UNITED STATES DISTRICT COURT FOR THE WESTERN DISTRICT OF PENNSYLVANIA
May 24, 1977
Kenneth J. YARBROUGH
NORFOLK AND WESTERN RAILWAY COMPANY
The opinion of the court was delivered by: ROSENBERG
ROSENBERG, District Judge.
This matter is now before me on the motion of the respondent, Norfolk and Western Railway Company, to dismiss the petition of the petitioner, Kenneth J. Yarbrough, for a review of an award of Public Law Board No. 1428. The petitioner alleges jurisdiction is based on the Railway Labor Act, 45 U.S.C. § 153.
On September 15, 1973 or September 16, the petitioner, then employed by the respondent as a brakeman, sustained an injury to his leg by bumping it against a water cooler while riding in the caboose of the respondent's train upon which he was working. The apparent reason for the incident was a jerk in train movement caused by slack action. Although he mentioned to the conductor aboard that he bumped his leg, he made no injury report at that time because after a cursory examination he saw no damage and felt no pain.
Subsequently, the petitioner filed a personal injury report with the respondent on September 18, only after the pain he was suffering became great enough for him to see a doctor.
As a result of this report, the respondent charged the petitioner with violations of its Safety Rule 1001 and Operating Rule 423.
Safety Rule 1001: Employees must report all personal injuries, regardless of how slight, to the proper supervisory officer before leaving the company's premises. Even slight injuries should receive immediate attention to prevent infection.
Operating Rule 423: Every case of personal injury, accident or damage to property must be reported as soon as practicable by the quickest available means of communication and a written report upon the prescribed form rendered promptly. Such reports must contain full details and names and addresses of all witnesses and all particulars of the occurrence.
On October 2nd, a trial was conducted by the respondent on the violations above and the petitioner was found guilty of both charges and subsequently dismissed. He then, along with his union, the United Transportation Union made a timely appeal of that decision to the National Railroad Adjustment Board, Public Law Board No. 1428, 45 U.S.C. § 153.
On March 24, 1975, Public Law Board No. 1428 consisting of three members, entered its findings with one member dissenting. The Board held,
". . . we are persuaded that all the surrounding events at the time and the consequences which immediately followed strongly indicate that immediate reporting was called for within the requirements of Safety Rule 1001 ('Employees must report all personal injuries regardless of how slight . . .').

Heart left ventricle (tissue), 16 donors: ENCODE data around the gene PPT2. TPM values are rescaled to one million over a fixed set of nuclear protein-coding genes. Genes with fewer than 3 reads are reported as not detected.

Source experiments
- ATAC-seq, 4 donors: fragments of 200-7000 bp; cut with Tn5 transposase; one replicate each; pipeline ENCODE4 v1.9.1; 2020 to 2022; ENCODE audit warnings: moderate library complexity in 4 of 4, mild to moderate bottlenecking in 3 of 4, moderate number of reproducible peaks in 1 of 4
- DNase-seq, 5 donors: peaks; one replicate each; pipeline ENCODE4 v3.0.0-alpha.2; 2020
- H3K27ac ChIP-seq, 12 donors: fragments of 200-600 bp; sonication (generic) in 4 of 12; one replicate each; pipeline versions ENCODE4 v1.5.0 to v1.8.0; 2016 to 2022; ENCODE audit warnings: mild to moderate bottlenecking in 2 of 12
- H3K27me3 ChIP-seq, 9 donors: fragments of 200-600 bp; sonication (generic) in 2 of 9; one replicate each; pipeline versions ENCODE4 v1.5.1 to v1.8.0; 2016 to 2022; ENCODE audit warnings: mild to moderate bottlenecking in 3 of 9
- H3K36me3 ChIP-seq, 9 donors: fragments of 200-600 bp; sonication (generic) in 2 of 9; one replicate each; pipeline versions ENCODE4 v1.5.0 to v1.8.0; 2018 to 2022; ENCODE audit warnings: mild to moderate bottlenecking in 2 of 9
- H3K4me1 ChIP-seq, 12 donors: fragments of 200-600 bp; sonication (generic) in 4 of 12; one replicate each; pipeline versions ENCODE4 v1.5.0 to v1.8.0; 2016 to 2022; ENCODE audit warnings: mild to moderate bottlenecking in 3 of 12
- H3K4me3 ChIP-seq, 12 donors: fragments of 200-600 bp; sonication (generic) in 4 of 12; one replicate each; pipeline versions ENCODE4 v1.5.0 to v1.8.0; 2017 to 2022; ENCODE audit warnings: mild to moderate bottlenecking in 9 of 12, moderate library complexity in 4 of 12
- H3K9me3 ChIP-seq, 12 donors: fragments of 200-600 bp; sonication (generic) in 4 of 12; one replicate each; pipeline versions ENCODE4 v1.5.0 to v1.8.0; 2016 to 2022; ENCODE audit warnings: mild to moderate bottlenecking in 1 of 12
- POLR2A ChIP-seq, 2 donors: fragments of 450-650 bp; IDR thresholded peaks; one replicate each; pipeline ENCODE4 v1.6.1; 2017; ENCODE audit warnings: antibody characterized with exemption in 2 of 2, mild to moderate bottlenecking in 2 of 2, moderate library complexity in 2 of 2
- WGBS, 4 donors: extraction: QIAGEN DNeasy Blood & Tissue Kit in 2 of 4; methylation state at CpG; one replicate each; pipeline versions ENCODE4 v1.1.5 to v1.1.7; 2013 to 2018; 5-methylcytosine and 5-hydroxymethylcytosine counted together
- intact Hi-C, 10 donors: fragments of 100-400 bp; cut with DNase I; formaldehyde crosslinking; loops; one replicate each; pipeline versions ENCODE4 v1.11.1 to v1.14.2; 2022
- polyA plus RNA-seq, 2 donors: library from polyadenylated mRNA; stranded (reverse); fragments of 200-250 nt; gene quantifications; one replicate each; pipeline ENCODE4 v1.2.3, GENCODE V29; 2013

When claimant's entire record is taken into account as well as degree of knowledgeable default involved here, we believe that Carrier acted within its right in imposing discharge penalty.
Public Law Board No. 1428, Award No. 1, pp. 2, 3
March 24, 1975, Cleveland, Ohio.
It is from this award that the petitioner has filed his petition for review.
The petitioner alleges that (1) the Board ignored the reporting of his injury to the conductor working with him as being in compliance with Safety Rule 1001; (2) the Board failed to consider the impossibility of reporting an injury which one does not feel to be an injury; (3) the Board did not consider the impact of a rule that would require an employee of the respondent to report an accident no matter how trivial; (4) the Board had no evidence on what factors established the condition of the injury; (5) the Board's decision was not based on facts adduced at the trial; (6) the Board improperly considered his entire record in arriving at its award; and (7) the Board's finding was arbitrary, unreasonable, capricious and without any rational basis in fact or law. The petitioner requests a review of the proceedings, a reversal of the Board's award and back pay for all the time he was improperly dismissed.
The respondent, Norfolk and Western Railway Company moves to dismiss the petition on the basis that (1) an award of the Public Law Board is final and binding upon both parties, 45 U.S.C. § 153; (2) the finding and order of the Board may be set aside only (a) if the Board failed to comply with the requirements of the Act; (b) if the Board's Order failed to conform or confine itself to matters within the scope of the Board's jurisdiction; or (c) for fraud or corruption by members of the Board making the order; (3) the petitioner seeks a review of the merits of the award; and (5) the petition fails to state a claim upon which relief may be granted.
The law is well settled that a district court should not preempt the function of a Public Law Board by reviewing the merits or placing its own interpretation upon the issues properly brought before a Public Law Board. Brotherhood of Locomotive Engineers v. Missouri-Kansas R. Co., 363 U.S. 528, 80 S. Ct. 1326, 4 L. Ed. 2d 1379 (1960); Denver & Rio Grande Western Railroad Company v. Blackett, 538 F.2d 291, C.A. 10, 1976; Kotakis v. Elgin, Joliet & Eastern Ry. Co., 520 F.2d 570, C.A. 7, 1975, cert. den. 423 U.S. 1016, 96 S. Ct. 451, 46 L. Ed. 2d 388, 1975. It is also specifically stated in 45 U.S.C. § 153, First (q) that: